Better graphics is always a plus for mobile gaming, but it’s not the only aspect that has room for improvement. With the 855 chip, Qualcomm’s created a “Snapdragon Elite Gaming” experience that ensures games measure up for things like lower latency and clearer and more responsive wireless listening.
4. Portrait mode-like 4K video
Portrait shots — the style of phone photography designed to simulate the look of a DSLR photo with a sharp foreground and a blurred background — have become quite popular on phones and tablets.
Different phones use varying techniques (i.e. iPhones use dual lenses and the Pixels use machine learning) to segment the background and foreground, but until now it’s only been possible with still photos.
The Snapdragon 855’s built-in Spectra 380 ISP (image signal processor) has what Qualcomm calls the world’s first CV-ISP (Computer Vision Image Signal Processor) capable of advanced computational photography and video recording.
Using computer vision, the chip can isolate and blur out an object or subject for video, effectively simulating a camera lens with a larger aperture (i.e. f/1.8) — all rendered in real-time at 4K resolution in HDR shot at 60 fps.
It’s the first of its kind on a mobile device and sets the stage for more cinematic-quality video footage from handheld devices.
But won’t these files be massive? Not at all claims Qualcomm. Portrait photos and videos will be saved with the High Efficiency file format in HEIF and HEVC, respectively, first adopted by Apple’s iOS devices.
These greatly compressed files are up to 50 percent smaller than JPEGs and standard MP4 videos. These smaller files don’t come at the loss of quality, though. It’s the opposite, actually.
Qualcomm says the HEIF format stores all of the RAW data including HDR color, depth maps, animated GIFs, and collections of burst photos, and even multiple shots taken from phones with multiple cameras (i.e. wide angle, telephoto, and ultra-wide shots) all within a single file. Storing all of this data will give users more freedom to tweak and edit shots and videos after they’ve been shot.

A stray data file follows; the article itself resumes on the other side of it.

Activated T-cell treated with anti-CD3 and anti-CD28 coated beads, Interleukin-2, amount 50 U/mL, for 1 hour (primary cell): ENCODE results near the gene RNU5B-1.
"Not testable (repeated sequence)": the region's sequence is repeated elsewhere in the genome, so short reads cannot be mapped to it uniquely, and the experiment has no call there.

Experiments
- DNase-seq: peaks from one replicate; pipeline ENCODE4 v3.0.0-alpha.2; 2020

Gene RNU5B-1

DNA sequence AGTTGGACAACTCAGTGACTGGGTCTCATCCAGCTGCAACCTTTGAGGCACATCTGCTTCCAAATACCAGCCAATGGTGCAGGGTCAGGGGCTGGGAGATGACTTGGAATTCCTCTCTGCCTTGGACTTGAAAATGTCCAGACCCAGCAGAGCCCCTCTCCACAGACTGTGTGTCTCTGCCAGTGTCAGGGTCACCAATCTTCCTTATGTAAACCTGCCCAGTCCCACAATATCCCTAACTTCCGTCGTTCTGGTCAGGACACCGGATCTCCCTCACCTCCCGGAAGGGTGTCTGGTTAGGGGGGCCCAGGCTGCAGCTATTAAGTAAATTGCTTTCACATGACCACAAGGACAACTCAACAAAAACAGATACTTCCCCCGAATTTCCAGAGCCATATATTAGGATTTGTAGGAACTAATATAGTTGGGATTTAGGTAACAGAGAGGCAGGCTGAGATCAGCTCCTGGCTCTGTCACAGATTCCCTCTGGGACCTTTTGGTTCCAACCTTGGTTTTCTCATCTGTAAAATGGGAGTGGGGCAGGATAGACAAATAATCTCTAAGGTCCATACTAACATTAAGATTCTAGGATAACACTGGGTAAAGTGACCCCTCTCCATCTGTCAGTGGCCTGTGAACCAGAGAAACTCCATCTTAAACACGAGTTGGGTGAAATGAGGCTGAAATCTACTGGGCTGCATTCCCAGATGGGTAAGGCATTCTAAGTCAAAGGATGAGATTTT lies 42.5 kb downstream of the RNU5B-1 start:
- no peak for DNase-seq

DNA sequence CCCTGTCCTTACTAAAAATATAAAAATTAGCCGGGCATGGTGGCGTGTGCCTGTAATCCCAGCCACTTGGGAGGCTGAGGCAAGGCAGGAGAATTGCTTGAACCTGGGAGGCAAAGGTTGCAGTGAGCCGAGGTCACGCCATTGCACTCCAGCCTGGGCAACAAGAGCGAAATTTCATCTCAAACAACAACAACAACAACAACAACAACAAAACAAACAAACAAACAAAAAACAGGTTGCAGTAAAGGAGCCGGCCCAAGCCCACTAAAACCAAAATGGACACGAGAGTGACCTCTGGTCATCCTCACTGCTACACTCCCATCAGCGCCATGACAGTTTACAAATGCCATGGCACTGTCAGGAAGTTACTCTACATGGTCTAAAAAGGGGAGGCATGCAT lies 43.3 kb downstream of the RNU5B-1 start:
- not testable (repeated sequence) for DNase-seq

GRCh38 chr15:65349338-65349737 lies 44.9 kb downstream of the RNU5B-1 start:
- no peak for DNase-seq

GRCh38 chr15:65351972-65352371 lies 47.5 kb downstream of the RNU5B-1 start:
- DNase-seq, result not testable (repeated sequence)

5. Longer video binging and HDR10+
Qualcomm was the first to push HDR onto mobile with the Snapdragon 835 and now it’s pushing the video format further with HDR10+ playback — a first for mobile. Of course, devices will need to have a display capable of HDR, but most premium ones do.
More valuable in my opinion is support for the new hardware-accelerated H.265 and VP9 video decoding that’s used by many video streaming services like Youtube, Netflix, Hulu, Youku, etc.
Qualcomm claims a whopping “up to 7x” power savings for streaming videos that are encoded with H.265 or VP9, which’ll let you watch more videos on a single charge — perfect for binging.
6. Richer and sharper AR and VR
Whether you care or not, Qualcomm and friends are still innovating mobile VR. Qualcomm says the 855 chip supports mobile VR in 8K resolution at 120 fps.
Supporting headsets with more pixels will make virtual worlds look even more lifelike by eliminating undesirable traits such as the “screen-door effect.”
Augmented reality will also get a boost from the 855 chip. Qualcomm envisions more realistic-looking digital objects that can be overlaid on top of reality, allowing for AR shopping to finally become a feasible experience.
7. Smarter and more responsive voice assistants
Another key pillar to the Snapdragon 855 is improved AI. The chip’s got a more powerful AI Engine capable of up to 3x the performance compared to the AI processing in the Snapdragon 845.
As more AI is sprinkled in phones, AI processing is ever more important, especially for voice assistants.
Nothing wrong with relying on the cloud to processing voice assistant requests, but increasing demands for privacy and responsiveness mean better on-device processing is necessary. The boosted AI processing in the 855 should allow for better noise suppression and echo cancellation, according to Qualcomm.
In other words, the Google Assistant or Alexa should be able to hear you better when you call on them. And if they can hear voice requests better, they can more accurately decode it and get you the information you need without additional prompts.
8. More room for new device components
The tiny 855 chip is Qualcomm’s first 7-nanometer system-on-chip (SoC) and shrinks the silicon from the 845’s 10-nanometer architecture.
Why’s this important? A smaller chip means more room for other device components. Think more physical space for new features like additional cameras, in-display fingerprint sensors, larger batteries, bigger speakers… maybe even the return of the headphone jack (heh).